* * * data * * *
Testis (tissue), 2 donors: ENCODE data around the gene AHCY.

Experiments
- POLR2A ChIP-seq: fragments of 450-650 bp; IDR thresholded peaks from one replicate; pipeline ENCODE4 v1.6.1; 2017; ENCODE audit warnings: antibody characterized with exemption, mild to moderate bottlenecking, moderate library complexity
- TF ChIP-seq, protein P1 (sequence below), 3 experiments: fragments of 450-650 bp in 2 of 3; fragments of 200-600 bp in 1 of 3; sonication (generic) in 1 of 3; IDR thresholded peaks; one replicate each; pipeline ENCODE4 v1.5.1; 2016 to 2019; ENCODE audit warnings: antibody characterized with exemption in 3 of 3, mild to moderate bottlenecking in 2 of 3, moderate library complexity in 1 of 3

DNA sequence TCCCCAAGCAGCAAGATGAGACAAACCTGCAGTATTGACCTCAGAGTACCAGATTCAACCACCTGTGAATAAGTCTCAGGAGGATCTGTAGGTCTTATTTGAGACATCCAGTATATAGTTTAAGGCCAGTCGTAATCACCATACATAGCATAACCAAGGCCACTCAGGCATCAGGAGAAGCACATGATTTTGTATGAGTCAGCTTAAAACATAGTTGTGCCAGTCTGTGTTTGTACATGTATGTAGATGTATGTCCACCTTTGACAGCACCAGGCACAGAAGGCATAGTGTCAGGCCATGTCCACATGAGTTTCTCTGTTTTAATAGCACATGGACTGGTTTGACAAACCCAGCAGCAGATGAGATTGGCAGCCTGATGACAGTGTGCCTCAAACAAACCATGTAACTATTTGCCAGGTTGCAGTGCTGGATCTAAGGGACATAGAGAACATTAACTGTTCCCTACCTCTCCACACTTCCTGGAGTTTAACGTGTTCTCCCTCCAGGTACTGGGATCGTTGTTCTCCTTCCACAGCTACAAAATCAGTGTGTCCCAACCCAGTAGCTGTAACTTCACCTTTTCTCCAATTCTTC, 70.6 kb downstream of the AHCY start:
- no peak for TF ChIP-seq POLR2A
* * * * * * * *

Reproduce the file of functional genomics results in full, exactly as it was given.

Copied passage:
Testis (tissue), 2 donors: ENCODE data around the gene AHCY.

Experiments
- POLR2A ChIP-seq: fragments of 450-650 bp; IDR thresholded peaks from one replicate; pipeline ENCODE4 v1.6.1; 2017; ENCODE audit warnings: antibody characterized with exemption, mild to moderate bottlenecking, moderate library complexity
- TF ChIP-seq, protein P1 (sequence below), 3 experiments: fragments of 450-650 bp in 2 of 3; fragments of 200-600 bp in 1 of 3; sonication (generic) in 1 of 3; IDR thresholded peaks; one replicate each; pipeline ENCODE4 v1.5.1; 2016 to 2019; ENCODE audit warnings: antibody characterized with exemption in 3 of 3, mild to moderate bottlenecking in 2 of 3, moderate library complexity in 1 of 3

DNA sequence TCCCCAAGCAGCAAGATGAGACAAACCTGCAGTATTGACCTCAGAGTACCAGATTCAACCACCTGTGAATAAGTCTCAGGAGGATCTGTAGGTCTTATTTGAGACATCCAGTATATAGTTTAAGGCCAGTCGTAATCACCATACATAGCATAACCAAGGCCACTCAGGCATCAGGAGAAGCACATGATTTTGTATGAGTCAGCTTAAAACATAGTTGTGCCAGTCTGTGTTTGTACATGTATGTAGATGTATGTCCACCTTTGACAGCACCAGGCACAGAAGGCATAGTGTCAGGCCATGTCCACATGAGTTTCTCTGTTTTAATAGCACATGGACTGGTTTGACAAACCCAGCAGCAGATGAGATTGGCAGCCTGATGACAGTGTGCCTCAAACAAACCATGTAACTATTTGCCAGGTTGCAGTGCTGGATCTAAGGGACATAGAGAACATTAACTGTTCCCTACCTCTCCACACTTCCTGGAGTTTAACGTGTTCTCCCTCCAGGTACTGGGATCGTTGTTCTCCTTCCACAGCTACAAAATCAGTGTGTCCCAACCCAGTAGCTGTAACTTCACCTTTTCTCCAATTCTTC, 70.6 kb downstream of the AHCY start:
- no peak for TF ChIP-seq POLR2A